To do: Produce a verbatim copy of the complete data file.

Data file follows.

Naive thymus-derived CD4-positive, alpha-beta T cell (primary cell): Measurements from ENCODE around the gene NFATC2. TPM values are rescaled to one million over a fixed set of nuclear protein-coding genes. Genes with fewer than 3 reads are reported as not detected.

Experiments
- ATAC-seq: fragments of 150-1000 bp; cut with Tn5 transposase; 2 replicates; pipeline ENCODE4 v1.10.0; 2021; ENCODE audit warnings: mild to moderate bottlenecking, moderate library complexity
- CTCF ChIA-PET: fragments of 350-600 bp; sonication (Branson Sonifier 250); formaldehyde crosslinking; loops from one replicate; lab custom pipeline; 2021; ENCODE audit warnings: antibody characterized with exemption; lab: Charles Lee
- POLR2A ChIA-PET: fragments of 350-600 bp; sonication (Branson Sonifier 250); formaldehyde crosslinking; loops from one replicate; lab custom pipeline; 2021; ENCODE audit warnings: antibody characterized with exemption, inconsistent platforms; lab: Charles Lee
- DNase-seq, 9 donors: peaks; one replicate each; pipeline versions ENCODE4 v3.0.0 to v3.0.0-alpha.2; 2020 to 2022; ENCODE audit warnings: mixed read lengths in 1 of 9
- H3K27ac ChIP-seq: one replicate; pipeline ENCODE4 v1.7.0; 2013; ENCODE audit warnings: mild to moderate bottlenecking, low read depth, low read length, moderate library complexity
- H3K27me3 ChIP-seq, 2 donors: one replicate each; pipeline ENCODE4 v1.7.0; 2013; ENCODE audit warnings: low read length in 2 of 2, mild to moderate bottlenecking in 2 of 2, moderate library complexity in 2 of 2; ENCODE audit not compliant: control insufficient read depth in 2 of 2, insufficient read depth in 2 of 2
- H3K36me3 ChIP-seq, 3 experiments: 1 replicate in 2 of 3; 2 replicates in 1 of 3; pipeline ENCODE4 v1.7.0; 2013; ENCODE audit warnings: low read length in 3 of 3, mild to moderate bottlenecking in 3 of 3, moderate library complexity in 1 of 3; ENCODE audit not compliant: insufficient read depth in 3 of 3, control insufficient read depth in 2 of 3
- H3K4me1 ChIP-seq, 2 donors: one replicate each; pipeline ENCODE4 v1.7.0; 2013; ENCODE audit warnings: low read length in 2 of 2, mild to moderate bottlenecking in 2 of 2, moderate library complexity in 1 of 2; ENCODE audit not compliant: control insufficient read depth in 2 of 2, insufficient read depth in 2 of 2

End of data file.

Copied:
Naive thymus-derived CD4-positive, alpha-beta T cell (primary cell): Measurements from ENCODE around the gene NFATC2. TPM values are rescaled to one million over a fixed set of nuclear protein-coding genes. Genes with fewer than 3 reads are reported as not detected.

Experiments
- ATAC-seq: fragments of 150-1000 bp; cut with Tn5 transposase; 2 replicates; pipeline ENCODE4 v1.10.0; 2021; ENCODE audit warnings: mild to moderate bottlenecking, moderate library complexity
- CTCF ChIA-PET: fragments of 350-600 bp; sonication (Branson Sonifier 250); formaldehyde crosslinking; loops from one replicate; lab custom pipeline; 2021; ENCODE audit warnings: antibody characterized with exemption; lab: Charles Lee
- POLR2A ChIA-PET: fragments of 350-600 bp; sonication (Branson Sonifier 250); formaldehyde crosslinking; loops from one replicate; lab custom pipeline; 2021; ENCODE audit warnings: antibody characterized with exemption, inconsistent platforms; lab: Charles Lee
- DNase-seq, 9 donors: peaks; one replicate each; pipeline versions ENCODE4 v3.0.0 to v3.0.0-alpha.2; 2020 to 2022; ENCODE audit warnings: mixed read lengths in 1 of 9
- H3K27ac ChIP-seq: one replicate; pipeline ENCODE4 v1.7.0; 2013; ENCODE audit warnings: mild to moderate bottlenecking, low read depth, low read length, moderate library complexity
- H3K27me3 ChIP-seq, 2 donors: one replicate each; pipeline ENCODE4 v1.7.0; 2013; ENCODE audit warnings: low read length in 2 of 2, mild to moderate bottlenecking in 2 of 2, moderate library complexity in 2 of 2; ENCODE audit not compliant: control insufficient read depth in 2 of 2, insufficient read depth in 2 of 2
- H3K36me3 ChIP-seq, 3 experiments: 1 replicate in 2 of 3; 2 replicates in 1 of 3; pipeline ENCODE4 v1.7.0; 2013; ENCODE audit warnings: low read length in 3 of 3, mild to moderate bottlenecking in 3 of 3, moderate library complexity in 1 of 3; ENCODE audit not compliant: insufficient read depth in 3 of 3, control insufficient read depth in 2 of 3
- H3K4me1 ChIP-seq, 2 donors: one replicate each; pipeline ENCODE4 v1.7.0; 2013; ENCODE audit warnings: low read length in 2 of 2, mild to moderate bottlenecking in 2 of 2, moderate library complexity in 1 of 2; ENCODE audit not compliant: control insufficient read depth in 2 of 2, insufficient read depth in 2 of 2